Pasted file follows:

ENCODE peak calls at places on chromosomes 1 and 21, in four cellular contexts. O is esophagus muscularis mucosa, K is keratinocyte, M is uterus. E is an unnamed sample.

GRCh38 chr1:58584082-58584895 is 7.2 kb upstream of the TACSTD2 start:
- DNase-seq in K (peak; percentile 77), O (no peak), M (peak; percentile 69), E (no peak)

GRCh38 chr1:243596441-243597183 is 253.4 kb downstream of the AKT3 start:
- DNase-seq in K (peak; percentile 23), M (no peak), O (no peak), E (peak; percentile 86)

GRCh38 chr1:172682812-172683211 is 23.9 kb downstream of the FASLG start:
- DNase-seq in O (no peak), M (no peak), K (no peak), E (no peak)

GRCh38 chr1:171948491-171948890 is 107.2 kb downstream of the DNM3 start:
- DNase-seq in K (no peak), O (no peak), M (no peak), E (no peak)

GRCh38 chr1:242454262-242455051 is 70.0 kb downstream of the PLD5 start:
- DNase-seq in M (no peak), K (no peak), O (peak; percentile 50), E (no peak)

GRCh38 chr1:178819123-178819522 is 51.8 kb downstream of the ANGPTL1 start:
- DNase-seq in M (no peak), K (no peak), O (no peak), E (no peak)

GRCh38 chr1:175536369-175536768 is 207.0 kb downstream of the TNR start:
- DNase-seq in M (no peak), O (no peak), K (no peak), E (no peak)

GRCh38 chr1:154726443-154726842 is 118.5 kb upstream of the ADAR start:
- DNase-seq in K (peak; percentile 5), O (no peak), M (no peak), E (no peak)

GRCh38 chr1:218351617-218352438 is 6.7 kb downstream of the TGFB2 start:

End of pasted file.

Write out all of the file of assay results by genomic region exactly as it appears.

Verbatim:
ENCODE peak calls at places on chromosomes 1 and 21, in four cellular contexts. O is esophagus muscularis mucosa, K is keratinocyte, M is uterus. E is an unnamed sample.

GRCh38 chr1:58584082-58584895 is 7.2 kb upstream of the TACSTD2 start:
- DNase-seq in K (peak; percentile 77), O (no peak), M (peak; percentile 69), E (no peak)

GRCh38 chr1:243596441-243597183 is 253.4 kb downstream of the AKT3 start:
- DNase-seq in K (peak; percentile 23), M (no peak), O (no peak), E (peak; percentile 86)

GRCh38 chr1:172682812-172683211 is 23.9 kb downstream of the FASLG start:
- DNase-seq in O (no peak), M (no peak), K (no peak), E (no peak)

GRCh38 chr1:171948491-171948890 is 107.2 kb downstream of the DNM3 start:
- DNase-seq in K (no peak), O (no peak), M (no peak), E (no peak)

GRCh38 chr1:242454262-242455051 is 70.0 kb downstream of the PLD5 start:
- DNase-seq in M (no peak), K (no peak), O (peak; percentile 50), E (no peak)

GRCh38 chr1:178819123-178819522 is 51.8 kb downstream of the ANGPTL1 start:
- DNase-seq in M (no peak), K (no peak), O (no peak), E (no peak)

GRCh38 chr1:175536369-175536768 is 207.0 kb downstream of the TNR start:
- DNase-seq in M (no peak), O (no peak), K (no peak), E (no peak)

GRCh38 chr1:154726443-154726842 is 118.5 kb upstream of the ADAR start:
- DNase-seq in K (peak; percentile 5), O (no peak), M (no peak), E (no peak)

GRCh38 chr1:218351617-218352438 is 6.7 kb downstream of the TGFB2 start: